It's been a whirlwind week for me in the UK. After spending two days at IBX's Purchasing Executive Summit in Oxford and giving the opening keynote address (stayed tuned for a number of posts next week on the event), I headed to London to catch up with a number of colleagues and friends from various firms. The trip has reinforced an idea that I've been thinking about for quite some time. And that's my belief that in contrast to most areas in the enterprise where Europe is years behind the US, I'm beginning to feel that they're actually ahead in at least some areas of procurement in terms of adoption and philosophy. In contrast, the usual equation suggests the UK is a year +/- behind the US when it comes to technology and process excellence and the continent is another year or two slower than the UK to adapt to new changes. Whether or not this is true as a rule, I can't say with near certainty. But when it comes to procurement, it's most certainly false. In fact, I think there are a handful of areas where large European companies are actually ahead of their North American counterparts in procurement and supply chain.
The first area is cross-border physical and financial transactions. Because Europeans have had a long history of trade, they're inherently more familiar with what it takes to source in a multi-country environment. And as a result of regulation within the EU, many companies are that much more sophisticated when it comes to both local and cross-border invoicing and payment mechanisms than in the US. While many of the most successful eProcurement implementations are no doubt in North America, I'd wager that the majority of the most successful large invoice automation and payment implementations are in Europe (not to mention a good many successful but broader P2P initiatives as well, such as Lufthansa's, which I learned about at the IBX event).
Supplier information management is the second area where I sense Europe is ahead, both offline and online. Because of a longer history of CSR initiatives and the general need to keep track of suppliers outside of country borders, many European companies appear further along as a rule than those in North America when it comes to managing supplier information (included but not limited to performance, quality, and CSR data). Granted, I'd argue US companies are a bit ahead on the risk side at this point, but I suspect European procurement organizations will rapidly catch up here as well, integrating such efforts into broader approaches to gather, maintain and proactively manage supplier information.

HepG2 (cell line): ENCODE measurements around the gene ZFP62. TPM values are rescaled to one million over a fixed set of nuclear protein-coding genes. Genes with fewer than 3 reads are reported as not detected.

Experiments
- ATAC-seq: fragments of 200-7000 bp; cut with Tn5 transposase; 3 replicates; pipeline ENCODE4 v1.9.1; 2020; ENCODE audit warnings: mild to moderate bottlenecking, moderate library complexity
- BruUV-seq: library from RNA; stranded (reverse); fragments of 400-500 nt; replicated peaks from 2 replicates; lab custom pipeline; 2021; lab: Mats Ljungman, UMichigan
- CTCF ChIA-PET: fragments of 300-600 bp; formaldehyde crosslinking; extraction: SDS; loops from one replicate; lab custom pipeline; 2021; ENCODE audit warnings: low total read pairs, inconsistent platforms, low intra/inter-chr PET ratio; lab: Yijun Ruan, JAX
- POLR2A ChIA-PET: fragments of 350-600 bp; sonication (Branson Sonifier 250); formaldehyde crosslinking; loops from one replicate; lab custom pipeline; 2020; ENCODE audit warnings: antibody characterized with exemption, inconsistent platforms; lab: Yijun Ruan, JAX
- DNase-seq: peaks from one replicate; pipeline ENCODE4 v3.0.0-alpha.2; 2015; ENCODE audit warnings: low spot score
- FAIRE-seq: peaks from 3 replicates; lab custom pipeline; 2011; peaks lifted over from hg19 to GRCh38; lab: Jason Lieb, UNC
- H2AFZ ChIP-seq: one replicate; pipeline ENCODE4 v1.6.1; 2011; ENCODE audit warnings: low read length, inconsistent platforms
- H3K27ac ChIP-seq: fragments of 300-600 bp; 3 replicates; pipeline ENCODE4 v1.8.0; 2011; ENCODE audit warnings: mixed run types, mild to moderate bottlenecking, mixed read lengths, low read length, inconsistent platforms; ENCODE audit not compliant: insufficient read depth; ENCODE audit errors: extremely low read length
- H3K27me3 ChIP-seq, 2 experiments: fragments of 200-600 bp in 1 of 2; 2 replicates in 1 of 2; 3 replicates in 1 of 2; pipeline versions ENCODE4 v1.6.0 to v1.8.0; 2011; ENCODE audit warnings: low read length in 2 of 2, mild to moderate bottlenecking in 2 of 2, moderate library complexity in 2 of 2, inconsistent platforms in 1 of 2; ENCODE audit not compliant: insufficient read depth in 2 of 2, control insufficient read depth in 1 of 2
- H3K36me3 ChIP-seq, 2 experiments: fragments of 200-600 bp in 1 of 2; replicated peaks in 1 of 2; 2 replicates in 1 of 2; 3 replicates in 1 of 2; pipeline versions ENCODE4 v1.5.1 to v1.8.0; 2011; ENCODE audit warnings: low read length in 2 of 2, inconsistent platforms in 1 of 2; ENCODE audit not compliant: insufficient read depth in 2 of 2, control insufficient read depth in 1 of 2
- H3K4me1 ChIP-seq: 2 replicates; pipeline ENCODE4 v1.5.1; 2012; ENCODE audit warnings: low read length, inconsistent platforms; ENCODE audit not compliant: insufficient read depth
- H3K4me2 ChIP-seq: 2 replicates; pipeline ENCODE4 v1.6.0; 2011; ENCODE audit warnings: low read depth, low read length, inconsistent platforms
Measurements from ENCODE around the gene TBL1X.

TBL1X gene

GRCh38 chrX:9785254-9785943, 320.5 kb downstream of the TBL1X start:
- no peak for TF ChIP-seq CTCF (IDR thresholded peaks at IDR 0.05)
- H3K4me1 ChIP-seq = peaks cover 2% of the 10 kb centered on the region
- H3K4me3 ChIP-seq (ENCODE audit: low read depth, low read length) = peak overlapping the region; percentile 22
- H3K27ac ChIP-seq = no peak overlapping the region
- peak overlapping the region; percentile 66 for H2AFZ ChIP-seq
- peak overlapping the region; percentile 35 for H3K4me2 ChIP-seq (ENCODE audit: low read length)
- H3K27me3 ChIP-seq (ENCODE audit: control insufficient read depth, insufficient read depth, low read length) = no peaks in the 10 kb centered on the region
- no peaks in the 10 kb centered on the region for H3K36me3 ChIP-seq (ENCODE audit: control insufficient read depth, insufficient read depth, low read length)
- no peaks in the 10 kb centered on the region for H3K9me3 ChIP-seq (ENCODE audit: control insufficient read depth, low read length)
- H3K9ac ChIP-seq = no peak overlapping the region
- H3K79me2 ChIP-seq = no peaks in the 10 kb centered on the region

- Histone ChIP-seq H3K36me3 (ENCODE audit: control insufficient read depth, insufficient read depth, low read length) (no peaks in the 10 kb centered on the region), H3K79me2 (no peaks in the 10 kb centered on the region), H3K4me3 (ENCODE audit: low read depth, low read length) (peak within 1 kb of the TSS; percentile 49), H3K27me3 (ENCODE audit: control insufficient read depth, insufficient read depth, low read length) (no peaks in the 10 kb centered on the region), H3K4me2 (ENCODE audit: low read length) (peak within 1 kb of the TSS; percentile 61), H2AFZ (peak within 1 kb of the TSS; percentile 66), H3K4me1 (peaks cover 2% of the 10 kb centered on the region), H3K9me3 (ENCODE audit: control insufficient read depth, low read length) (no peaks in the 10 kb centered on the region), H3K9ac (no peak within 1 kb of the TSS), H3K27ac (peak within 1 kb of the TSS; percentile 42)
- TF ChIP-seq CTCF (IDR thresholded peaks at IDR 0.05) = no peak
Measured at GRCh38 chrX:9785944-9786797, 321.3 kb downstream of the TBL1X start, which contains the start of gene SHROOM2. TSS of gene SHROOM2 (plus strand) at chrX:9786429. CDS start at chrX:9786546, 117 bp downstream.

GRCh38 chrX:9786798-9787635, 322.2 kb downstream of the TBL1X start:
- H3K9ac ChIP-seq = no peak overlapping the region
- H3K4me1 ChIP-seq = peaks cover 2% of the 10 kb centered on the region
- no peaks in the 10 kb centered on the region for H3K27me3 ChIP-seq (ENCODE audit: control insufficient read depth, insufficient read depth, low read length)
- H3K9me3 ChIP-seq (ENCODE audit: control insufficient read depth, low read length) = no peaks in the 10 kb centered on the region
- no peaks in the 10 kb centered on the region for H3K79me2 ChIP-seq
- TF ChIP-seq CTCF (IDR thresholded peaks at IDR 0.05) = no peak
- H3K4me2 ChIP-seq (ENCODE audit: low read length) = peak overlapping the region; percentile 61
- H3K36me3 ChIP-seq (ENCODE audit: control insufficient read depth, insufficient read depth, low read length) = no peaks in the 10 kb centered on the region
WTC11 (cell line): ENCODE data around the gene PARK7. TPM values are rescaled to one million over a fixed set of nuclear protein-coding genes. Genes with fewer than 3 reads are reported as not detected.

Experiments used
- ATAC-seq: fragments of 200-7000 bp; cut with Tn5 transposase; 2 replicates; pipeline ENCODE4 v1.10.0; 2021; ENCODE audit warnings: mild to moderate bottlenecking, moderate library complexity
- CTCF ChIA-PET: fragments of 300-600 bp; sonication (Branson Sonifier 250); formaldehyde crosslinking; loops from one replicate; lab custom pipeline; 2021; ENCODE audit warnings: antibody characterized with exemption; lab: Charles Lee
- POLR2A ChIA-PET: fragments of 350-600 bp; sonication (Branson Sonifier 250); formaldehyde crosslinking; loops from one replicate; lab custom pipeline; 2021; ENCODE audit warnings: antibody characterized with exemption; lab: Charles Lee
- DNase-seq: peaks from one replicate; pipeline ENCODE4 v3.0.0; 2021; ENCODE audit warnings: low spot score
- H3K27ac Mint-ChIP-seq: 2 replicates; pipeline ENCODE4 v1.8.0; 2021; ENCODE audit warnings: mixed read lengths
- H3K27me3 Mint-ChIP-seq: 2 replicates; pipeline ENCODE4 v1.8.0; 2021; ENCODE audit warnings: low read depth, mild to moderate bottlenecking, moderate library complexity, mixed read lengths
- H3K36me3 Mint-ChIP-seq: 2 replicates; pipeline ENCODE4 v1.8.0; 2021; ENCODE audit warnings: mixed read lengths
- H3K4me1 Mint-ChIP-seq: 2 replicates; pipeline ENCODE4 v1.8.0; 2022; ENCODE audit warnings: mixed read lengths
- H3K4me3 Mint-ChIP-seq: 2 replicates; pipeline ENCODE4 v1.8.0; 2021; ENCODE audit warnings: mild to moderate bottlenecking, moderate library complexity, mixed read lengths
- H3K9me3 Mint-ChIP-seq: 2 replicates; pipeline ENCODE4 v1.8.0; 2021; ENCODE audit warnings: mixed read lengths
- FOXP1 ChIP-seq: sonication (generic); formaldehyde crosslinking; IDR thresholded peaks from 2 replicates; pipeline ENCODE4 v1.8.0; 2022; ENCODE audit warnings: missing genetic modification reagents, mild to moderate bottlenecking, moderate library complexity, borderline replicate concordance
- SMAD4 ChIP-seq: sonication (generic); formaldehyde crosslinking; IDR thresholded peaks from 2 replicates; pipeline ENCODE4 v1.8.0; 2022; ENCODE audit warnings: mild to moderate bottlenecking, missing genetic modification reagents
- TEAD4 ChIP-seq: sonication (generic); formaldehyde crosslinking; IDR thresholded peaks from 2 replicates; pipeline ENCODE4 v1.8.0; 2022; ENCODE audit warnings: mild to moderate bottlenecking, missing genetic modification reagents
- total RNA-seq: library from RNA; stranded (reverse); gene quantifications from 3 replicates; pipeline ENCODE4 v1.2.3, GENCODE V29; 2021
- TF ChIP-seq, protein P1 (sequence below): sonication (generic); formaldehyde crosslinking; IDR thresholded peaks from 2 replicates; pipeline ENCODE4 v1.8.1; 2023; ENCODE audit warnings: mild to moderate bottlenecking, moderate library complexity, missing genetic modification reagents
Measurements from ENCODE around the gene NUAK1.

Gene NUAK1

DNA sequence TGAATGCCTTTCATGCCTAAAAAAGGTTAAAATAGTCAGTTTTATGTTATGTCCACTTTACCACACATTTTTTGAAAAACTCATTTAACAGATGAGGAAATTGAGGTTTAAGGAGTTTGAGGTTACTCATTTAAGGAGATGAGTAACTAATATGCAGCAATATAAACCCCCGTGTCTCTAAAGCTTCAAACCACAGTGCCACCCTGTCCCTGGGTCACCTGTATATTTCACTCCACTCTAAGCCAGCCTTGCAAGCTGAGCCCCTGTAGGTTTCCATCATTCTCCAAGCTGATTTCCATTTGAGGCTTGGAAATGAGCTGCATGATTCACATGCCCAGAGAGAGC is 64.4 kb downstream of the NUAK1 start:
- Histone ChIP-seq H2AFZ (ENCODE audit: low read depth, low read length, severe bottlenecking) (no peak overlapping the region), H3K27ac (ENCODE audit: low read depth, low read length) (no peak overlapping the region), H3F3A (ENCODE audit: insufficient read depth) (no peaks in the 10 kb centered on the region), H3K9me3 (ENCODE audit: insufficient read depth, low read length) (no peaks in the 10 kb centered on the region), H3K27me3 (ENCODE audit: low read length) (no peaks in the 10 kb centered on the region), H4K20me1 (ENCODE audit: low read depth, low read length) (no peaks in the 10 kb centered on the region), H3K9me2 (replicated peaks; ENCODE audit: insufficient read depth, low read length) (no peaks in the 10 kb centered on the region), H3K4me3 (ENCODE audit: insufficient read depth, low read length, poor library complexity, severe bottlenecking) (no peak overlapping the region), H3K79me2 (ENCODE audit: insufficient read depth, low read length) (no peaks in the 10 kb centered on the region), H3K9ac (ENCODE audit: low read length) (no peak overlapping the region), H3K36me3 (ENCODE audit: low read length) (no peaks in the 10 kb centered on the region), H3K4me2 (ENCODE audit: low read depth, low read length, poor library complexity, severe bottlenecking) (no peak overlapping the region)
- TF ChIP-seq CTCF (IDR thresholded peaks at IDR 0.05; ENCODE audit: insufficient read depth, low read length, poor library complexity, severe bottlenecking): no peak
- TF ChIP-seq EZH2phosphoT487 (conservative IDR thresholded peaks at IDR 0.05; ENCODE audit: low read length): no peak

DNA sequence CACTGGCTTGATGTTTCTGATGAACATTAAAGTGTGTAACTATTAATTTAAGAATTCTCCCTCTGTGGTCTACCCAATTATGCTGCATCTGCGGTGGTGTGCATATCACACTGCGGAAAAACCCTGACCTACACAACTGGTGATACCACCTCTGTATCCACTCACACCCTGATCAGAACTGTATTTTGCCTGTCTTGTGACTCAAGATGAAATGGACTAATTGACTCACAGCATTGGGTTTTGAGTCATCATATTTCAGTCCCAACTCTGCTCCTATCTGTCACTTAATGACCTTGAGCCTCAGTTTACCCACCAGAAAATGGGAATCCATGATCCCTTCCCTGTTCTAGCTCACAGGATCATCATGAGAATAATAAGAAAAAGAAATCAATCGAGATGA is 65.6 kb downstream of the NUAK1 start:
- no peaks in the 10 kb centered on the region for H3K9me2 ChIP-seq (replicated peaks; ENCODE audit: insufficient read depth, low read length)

The third area where Europe feels ahead to me is in public sector procurement, at least in the UK. Now, I have nothing against the fine ladies and gents running our Federal procurement efforts in Washington, but candidly, the folks in the UK seem further along by years in every area, from sourcing and negotiation (reverse auctions, optimization, etc.) to realized savings and supplier management, at least from high profile initiatives. I had a hard time accepting this at first because its not supposed to be this way. After all, the UK has perhaps the worst reputation for government bureaucracy of any country throughout history (India can thank the Brits for holding them back for decades by leaving behind their bureaucratic legacy). But it's really true -- UK public sector procurement feels years beyond where the US needs to go, let alone where it is today.
The fourth and final area where European procurement appears more advanced is more subjective. And that's overall philosophy and the non-technical side of supplier relationship management. So many industries and companies in the US have developed an absolutely wretched reputation for mistreating suppliers over the years. And yes, these types of organizations exist in Europe as well. But there's something about Europe that just feels more civil to me when it comes to building collaborative buyer/supplier dealings. After all, in the US, we often negotiate and plan with suppliers while heavily caffeinated over the phone. But in Europe, the business lunch (and dinner) replete with wine and a slower pace of life is still alive and well. And this, I'd argue -- despite my sourcing and reverse auction training -- can go a long way to establish and build the types of supplier relationships we need over the long term.
- Jason Busch